The San Francisco Chronicle recently wrote that only $9.4 billion of the $50 billion earmarked for the state has made it to the treasury. California has to wait for the rest during a period when its $24 billion deficit is scuttling its economy. The trouble may have started with California’s profligate spending, but the sharp drop in its tax revenue due to unemployment and plunging real estate values were largely beyond its control. California’s economy is by far the largest of any state and unemployment there is already 11.5%. National unemployment may be heading to over 10%. California’s will probably go above 13%.
President Obama’s main economic advisor, former Harvard president and Secretary of the Treasury Lawrence Summers told the FT last week that “I don’t think the worst is over … It’s very likely that more jobs will be lost. It would not be surprising if GDP has not yet reached its low.” That is a remarkably grim and pessimistic statement by a man who is supposed to be the primary cheerleader of the efficacy of the government’s fiscal policy. The economy is getting worse. Nearly everyone sees that. Honesty is taking the place of posturing and the difficult evidence that the recovery is not at hand continues to roll in.
One of the questions repeatedly asked by the media is why the $787 billion stimulus program is stalled here unlike programs in other countries. The Administration’s spin is that the stimulus money is seeping into the economy slowly and its effects will not be felt in any large part until next year. This could just be a naive view or worse it could actually be disingenuous. China’s GDP is $4.4 billion. Its stimulus package is $585 billion, or 13% of its annual output. The American figure is only a little over 5% of GDP. Economists have been amazed at how quickly the French stimulus programs are working. The $37 billion that France is spending is modest, but the plans for the money have been to help short-term employment and consumer demand based on the assumption that the global economy will get better and a rising tide will lift all ships. That may seem like a reckless way to spend money, but it may turn out to be less reckless than “carefully” placing money into the American economy in the hope that the changes that the capital makes will become permanent. “Permanent” and “economy” are not words that belong in the same sentence.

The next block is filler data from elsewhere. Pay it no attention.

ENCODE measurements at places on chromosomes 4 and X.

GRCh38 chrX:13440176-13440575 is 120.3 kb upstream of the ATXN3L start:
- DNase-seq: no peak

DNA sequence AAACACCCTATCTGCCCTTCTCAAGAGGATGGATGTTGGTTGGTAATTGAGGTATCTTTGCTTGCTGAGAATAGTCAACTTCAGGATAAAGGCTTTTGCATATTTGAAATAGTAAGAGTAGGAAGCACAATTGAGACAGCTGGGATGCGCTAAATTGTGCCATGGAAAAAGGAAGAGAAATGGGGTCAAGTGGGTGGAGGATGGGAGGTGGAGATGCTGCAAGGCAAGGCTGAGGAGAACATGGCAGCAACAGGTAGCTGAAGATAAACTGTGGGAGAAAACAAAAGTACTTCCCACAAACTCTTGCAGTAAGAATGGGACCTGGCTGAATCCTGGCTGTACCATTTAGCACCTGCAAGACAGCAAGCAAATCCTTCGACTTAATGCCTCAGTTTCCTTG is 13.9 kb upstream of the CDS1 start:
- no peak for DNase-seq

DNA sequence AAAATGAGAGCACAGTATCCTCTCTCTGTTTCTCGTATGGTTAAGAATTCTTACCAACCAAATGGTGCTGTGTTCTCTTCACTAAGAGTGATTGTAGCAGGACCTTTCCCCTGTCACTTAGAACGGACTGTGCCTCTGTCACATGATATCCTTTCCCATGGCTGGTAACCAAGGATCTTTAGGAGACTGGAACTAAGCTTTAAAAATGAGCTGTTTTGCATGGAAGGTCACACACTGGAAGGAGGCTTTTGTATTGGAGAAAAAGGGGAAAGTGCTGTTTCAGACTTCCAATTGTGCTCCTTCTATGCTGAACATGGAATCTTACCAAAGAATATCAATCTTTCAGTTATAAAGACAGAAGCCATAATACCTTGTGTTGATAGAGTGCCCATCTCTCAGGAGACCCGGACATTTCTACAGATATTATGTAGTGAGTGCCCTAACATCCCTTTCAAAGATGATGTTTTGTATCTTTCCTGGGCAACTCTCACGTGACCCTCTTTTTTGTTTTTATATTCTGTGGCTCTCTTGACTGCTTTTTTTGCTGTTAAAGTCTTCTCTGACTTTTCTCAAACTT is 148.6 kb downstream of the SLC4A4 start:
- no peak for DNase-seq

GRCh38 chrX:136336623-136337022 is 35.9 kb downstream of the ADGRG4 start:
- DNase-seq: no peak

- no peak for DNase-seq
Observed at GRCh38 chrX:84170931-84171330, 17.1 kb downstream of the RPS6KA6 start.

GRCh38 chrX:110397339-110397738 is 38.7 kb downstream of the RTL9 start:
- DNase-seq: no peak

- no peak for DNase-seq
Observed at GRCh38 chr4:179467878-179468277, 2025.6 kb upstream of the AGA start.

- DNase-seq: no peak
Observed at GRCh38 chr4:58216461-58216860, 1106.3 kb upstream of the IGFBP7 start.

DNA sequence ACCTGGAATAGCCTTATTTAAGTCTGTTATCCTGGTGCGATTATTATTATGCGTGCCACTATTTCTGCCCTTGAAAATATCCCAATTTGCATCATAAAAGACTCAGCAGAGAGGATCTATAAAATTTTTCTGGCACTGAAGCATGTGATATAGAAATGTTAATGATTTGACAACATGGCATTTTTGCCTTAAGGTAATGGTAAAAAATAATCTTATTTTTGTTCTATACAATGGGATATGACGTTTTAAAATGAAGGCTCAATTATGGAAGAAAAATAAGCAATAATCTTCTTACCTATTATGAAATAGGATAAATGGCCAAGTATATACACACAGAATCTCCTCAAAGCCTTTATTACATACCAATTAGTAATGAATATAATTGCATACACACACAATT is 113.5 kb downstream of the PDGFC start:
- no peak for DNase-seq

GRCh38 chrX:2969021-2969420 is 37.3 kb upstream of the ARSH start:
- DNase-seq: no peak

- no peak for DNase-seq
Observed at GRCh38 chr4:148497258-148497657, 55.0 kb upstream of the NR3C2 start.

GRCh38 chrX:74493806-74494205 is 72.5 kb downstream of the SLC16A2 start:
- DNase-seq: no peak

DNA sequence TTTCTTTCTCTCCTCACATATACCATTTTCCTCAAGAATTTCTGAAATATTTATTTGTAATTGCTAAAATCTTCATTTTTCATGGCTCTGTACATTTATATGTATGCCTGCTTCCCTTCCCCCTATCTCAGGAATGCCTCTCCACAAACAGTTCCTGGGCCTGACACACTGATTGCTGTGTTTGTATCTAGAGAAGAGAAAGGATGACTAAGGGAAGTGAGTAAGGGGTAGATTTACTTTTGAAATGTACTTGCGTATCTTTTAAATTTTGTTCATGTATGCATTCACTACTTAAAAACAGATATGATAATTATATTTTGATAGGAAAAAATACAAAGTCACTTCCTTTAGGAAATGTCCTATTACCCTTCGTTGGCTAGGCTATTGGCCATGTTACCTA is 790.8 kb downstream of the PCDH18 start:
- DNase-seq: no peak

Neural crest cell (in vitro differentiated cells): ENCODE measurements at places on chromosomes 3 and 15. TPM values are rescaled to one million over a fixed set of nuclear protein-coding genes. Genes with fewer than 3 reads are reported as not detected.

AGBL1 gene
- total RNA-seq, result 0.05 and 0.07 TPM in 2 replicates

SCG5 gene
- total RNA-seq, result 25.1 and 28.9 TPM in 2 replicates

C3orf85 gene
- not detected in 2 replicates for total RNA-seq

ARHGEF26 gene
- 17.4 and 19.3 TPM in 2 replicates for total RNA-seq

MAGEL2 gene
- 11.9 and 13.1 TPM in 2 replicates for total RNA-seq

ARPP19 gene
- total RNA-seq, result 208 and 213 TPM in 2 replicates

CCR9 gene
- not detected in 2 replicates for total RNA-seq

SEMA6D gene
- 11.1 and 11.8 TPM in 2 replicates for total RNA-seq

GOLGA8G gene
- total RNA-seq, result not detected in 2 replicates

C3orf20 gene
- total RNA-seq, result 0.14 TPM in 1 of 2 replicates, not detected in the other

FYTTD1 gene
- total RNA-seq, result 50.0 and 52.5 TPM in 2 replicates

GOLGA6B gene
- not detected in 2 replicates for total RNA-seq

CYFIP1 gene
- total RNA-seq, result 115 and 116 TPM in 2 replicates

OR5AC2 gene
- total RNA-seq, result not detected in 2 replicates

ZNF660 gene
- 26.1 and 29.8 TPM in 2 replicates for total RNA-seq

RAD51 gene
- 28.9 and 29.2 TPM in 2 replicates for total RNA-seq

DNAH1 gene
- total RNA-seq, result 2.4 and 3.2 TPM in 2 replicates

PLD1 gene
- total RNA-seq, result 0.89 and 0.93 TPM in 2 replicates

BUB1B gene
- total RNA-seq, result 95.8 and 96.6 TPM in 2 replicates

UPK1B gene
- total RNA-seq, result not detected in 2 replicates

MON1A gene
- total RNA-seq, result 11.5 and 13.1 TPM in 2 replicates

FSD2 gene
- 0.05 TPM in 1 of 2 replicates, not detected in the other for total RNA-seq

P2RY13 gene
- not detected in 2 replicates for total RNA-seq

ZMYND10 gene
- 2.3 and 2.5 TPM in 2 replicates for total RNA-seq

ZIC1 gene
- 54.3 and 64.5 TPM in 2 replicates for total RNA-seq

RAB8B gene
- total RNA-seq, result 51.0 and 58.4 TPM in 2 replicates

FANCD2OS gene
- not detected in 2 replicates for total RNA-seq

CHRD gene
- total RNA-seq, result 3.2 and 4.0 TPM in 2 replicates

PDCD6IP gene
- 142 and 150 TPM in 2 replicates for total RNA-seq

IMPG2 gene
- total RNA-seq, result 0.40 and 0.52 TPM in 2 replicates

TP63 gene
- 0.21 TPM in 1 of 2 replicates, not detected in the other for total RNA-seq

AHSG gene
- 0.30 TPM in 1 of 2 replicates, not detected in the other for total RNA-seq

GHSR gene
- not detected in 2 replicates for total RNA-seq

The Republican members of Congress have said that they will resist any efforts to add stimulus money to the existing package. They are regularly out-voted, so their opinion may not matter. The Administration may not be in any rush to increase the $787 billion. It would be a potential political nightmare to have to go back to the taxpayers and say “we were wrong.” But, the Administration may have been wrong. And, acting slowly to rectify that could end up being a mistake that keeps the economy from a swift recovery.
The government’s biggest mistake in bailing out GM is that it gave the car company too little capital. GM may fail now because the recession may last longer than the Administration believed it would. GM may fail because the Treasury would not give it the capital it needed to run a large enough operation to match the model lines and product development prowess of Toyota (TM), Honda (HMC), and Ford (F). The policy of providing too little capital is nearly as bad as providing no capital at all.
The entire American economy faces the GM problem writ much larger. The amount of the stimulus may have needed to be double what was allocated. The recession may be that bad. The risk all along is that the stimulus, healthcare reform, and large increases in the budget could make it impossible for the Treasury to raise enough money in the global capital markets to support all three.
The risk, which the government may shortly find will be worth taking, is to push a great deal more money into the economic system and push it in much faster. This action is like that of the French stimulus plan which was based on the economic principle that a short term solution was all that would be needed to solve this long term problem. The French philosophy includes the concept that the global economy will be fine if it can only last through the critical and severe beginning of its illness. Then, it can manage on its own.
The American stimulus may not only be too late, it may be much too little
Douglas A. McIntyre